State v. KnightAnnotate this Case
295 N.W.2d 592 (1980)
STATE of Minnesota, Respondent, v. Danue E. KNIGHT, Appellant.
Supreme Court of Minnesota.
July 3, 1980.
*593 Thomson & Nordby, Douglas Thomson and Jack S. Nordby, St. Paul, for appellant.
Warren Spannaus, Atty. Gen., St. Paul, Thomas Foley, County Atty., and Steven C. DeCoster, Asst. County Atty., St. Paul, for respondent.
Considered and decided by the court en banc without oral argument.
Defendant was found guilty by a district court jury of charges of burglary, Minn. Stat. § 609.58, subd. 2(1) (1978) (burglary of a dwelling with perpetrator committing assault on person within dwelling), and criminal sexual conduct in the first degree, Minn. Stat. § 609.342(c) (1978) (sexual penetration accomplished by causing complainant to have reasonable fear of imminent great bodily harm), and the trial court sentenced defendant to two concurrent prison terms of 20 years each. On this appeal from judgment of conviction defendant challenges (a) the use of his two prior felony convictions to impeach his credibility, (b) the admission of evidence stating that he exercised his Fifth Amendment right to silence when first questioned by the police, (c) the admission of eyewitness identification testimony, and (d) the adequacy of the trial court's instruction on eyewitness identification testimony. We affirm.
Evidence of defendant's guilt the adequacy of which defendant does not challenge on appeal was overwhelming, consisting of positive identification testimony by the victim and strong evidence corroborating her testimony.
*594 Defendant does challenge the admission of the eyewitness identification testimony, claiming that the lineup was impermissibly suggestive in that defendant was the only person whose photograph the complainant had seen. If complainant had not positively identified defendant's photograph in a photographic display, defendant's objection might have some validity. See State v. Witt, 310 Minn. 211, 213, 245 N.W.2d 612, 615 (1976). However, complainant had positively identified defendant's photograph in a photographic display and the lineup was merely a confirmatory lineup.
Defendant also contends that the trial court prejudicially erred in permitting the prosecutor to use defendant's prior felony convictions one for second-degree manslaughter, the other for possession of more than 1.5 ounces of marijuana to impeach defendant's credibility. Employing the analysis recommended in State v. Jones, 271 N.W.2d 534, 538 (Minn.1978), we conclude that the trial court did not clearly abuse its discretion in permitting the impeachment, and accordingly we must sustain the trial court's ruling. Id., State v. Brouillette, 286 N.W.2d 702 (Minn.1979).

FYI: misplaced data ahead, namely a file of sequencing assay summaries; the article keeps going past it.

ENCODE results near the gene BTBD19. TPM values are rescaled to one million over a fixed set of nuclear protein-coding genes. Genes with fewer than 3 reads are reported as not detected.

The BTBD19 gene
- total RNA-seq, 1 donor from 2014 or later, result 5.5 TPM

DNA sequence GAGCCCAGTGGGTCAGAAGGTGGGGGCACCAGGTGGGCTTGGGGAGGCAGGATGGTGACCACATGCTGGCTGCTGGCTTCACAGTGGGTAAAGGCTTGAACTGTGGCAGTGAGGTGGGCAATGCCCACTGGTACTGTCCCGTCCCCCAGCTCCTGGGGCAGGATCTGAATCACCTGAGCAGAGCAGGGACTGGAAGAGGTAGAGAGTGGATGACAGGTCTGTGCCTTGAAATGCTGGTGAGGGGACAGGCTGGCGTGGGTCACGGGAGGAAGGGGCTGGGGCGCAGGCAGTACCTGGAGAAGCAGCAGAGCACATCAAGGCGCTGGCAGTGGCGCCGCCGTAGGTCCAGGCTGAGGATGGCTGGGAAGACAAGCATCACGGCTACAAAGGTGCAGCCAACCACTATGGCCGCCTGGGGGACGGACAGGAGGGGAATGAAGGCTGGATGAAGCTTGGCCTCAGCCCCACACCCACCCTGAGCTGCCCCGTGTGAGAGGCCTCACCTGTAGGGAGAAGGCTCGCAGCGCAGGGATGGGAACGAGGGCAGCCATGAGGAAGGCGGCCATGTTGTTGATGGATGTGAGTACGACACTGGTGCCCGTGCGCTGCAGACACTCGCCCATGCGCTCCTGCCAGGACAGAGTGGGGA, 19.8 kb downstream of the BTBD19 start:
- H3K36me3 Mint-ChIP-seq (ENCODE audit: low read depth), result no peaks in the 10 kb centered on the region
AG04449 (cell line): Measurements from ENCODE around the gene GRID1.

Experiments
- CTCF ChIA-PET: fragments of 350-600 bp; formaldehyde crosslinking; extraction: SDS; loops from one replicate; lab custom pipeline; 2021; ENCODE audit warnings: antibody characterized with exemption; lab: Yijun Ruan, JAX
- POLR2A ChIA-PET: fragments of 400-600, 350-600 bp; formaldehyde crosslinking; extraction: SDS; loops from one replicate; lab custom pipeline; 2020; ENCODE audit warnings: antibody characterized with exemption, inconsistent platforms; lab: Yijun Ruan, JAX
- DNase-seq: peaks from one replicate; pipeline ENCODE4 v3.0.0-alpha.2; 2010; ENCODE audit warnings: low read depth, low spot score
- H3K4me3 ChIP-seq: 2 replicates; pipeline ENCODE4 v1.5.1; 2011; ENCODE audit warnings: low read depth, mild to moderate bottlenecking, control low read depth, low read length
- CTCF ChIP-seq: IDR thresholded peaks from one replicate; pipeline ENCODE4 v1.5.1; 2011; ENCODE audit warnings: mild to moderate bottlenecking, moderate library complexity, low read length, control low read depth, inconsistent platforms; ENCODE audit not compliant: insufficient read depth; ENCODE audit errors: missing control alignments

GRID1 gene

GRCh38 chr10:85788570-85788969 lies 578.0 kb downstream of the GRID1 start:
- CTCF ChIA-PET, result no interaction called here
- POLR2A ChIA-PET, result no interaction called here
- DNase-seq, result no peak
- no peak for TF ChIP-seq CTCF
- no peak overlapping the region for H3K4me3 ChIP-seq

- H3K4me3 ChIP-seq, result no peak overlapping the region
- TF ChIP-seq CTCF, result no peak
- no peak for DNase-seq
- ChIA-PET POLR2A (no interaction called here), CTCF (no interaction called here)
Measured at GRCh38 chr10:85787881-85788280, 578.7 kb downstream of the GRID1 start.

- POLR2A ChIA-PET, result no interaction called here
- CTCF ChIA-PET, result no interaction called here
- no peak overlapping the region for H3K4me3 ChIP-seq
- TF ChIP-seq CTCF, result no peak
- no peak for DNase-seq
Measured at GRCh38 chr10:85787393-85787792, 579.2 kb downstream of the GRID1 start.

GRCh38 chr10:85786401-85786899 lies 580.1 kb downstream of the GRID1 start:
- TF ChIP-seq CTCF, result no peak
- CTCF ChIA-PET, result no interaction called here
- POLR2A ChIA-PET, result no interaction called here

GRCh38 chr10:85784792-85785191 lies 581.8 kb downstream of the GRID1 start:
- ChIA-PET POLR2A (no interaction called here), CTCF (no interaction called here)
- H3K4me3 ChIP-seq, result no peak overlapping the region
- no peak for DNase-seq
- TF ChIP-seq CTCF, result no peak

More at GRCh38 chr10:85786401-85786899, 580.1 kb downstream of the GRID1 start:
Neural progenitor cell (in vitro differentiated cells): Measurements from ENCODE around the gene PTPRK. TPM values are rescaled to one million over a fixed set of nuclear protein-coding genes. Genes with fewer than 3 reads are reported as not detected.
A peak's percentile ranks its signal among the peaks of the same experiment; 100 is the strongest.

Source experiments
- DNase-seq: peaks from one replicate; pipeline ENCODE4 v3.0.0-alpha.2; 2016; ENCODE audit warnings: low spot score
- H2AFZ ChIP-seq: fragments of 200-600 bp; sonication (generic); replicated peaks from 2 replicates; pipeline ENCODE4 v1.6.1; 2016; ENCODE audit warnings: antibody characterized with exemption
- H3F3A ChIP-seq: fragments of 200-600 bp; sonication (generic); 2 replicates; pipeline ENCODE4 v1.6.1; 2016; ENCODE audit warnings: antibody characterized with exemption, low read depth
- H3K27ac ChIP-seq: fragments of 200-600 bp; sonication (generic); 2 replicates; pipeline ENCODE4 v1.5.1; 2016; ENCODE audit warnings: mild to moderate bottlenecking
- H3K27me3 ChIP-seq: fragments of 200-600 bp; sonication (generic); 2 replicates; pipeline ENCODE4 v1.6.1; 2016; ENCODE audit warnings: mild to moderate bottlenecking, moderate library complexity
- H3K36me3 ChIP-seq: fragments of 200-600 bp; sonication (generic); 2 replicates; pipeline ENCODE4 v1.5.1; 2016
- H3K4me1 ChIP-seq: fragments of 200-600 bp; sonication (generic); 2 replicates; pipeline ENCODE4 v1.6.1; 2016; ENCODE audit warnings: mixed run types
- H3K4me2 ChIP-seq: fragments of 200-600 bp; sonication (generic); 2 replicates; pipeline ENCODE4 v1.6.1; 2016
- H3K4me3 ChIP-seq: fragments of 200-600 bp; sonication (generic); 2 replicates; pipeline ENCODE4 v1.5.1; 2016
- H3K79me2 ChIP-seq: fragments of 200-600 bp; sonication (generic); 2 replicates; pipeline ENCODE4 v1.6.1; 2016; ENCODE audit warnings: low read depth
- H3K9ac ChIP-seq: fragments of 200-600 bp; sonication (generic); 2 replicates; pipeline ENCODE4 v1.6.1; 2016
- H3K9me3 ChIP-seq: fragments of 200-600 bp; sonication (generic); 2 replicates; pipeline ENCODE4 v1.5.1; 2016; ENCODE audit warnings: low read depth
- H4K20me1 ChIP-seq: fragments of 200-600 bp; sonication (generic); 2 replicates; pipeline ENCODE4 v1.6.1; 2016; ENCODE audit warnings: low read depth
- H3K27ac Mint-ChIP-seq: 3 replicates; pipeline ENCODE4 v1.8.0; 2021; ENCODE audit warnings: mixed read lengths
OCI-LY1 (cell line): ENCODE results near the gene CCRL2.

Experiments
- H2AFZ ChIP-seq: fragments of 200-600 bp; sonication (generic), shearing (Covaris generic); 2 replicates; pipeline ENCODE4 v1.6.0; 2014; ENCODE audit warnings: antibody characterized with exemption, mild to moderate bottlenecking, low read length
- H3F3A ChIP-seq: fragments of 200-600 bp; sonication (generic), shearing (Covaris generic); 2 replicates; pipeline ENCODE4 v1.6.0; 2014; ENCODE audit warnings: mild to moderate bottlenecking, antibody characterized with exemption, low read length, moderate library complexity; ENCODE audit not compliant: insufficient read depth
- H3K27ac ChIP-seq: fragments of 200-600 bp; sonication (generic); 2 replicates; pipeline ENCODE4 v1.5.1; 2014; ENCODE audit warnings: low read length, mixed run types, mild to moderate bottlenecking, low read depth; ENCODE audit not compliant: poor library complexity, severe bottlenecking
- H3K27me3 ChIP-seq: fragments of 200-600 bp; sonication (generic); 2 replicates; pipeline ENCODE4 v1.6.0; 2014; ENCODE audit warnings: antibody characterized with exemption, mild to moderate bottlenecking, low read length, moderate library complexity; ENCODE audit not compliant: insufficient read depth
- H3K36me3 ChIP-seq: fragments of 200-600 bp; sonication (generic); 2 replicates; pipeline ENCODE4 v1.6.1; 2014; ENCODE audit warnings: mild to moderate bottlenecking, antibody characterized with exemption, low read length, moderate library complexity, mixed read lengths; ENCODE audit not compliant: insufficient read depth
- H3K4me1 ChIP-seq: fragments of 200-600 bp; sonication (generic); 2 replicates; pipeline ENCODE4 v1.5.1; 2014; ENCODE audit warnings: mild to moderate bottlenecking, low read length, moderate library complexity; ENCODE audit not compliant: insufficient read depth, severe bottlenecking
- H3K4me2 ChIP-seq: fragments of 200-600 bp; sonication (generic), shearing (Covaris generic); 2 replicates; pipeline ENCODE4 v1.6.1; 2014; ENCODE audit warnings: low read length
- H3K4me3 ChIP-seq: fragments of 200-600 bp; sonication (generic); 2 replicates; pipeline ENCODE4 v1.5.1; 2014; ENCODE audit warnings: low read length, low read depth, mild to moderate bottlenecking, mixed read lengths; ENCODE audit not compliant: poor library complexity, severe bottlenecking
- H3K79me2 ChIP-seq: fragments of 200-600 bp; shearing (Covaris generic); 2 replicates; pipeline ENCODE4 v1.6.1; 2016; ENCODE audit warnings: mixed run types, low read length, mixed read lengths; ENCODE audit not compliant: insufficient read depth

A related contention of defendant is that the prosecutor improperly questioned defendant about whether the manslaughter offense involved a shooting which led to the victim's death. An objection to this question was properly sustained on the ground that it exceeded the scope of cross-examination by the prosecutor when eliciting evidence of a prior conviction. State v. Norgaard, 272 Minn. 48, 136 N.W.2d 628 (1965). We conclude that defendant was not prejudiced by the question.
Defendant also argues that the prosecutor improperly elicited evidence that defendant fled the jurisdiction after committing the act which led to the manslaughter conviction, but we do not address the merits of this contention because defense counsel did not object to this question and defendant is therefore deemed to have forfeited the issue.
Similarly, defense counsel did not object to the prosecutor's elicitation, on rebuttal, of evidence that when police first questioned defendant about the offense with which we are concerned defendant refused to talk. While we therefore need not address the issue, we note that the prosecutor may have been justified in eliciting the evidence in order to correct an erroneous impression that defendant created when he testified. State v. McCullum, 289 N.W.2d 89 (Minn.1979); State v. Hofmaster, 288 N.W.2d 218 (Minn.1979); State v. Hjerstrom, 287 N.W.2d 625 (Minn.1979).
Defendant's final contention, relating to the adequacy of the trial court's instruction on eyewitness identification testimony, is answered by our decision in State v. Christian, 309 Minn. 393, 244 N.W.2d 284 (1976), among others. There we held that the trial court may properly instruct the jury that a witness' identification of a defendant need not be certain if the witness bases it upon his belief, opinion or judgment, provided the court informs the jury that it may consider any uncertainty in determining how much weight to give to the witness' testimony and provided the instruction is coupled with (a) a cautionary instruction informing the jury of the factors bearing on eyewitness identification and (b) a statement which makes it clear that the state must prove identification beyond a reasonable doubt. Here the trial court's instruction, when read in its entirety, was adequate to inform the jury of these matters.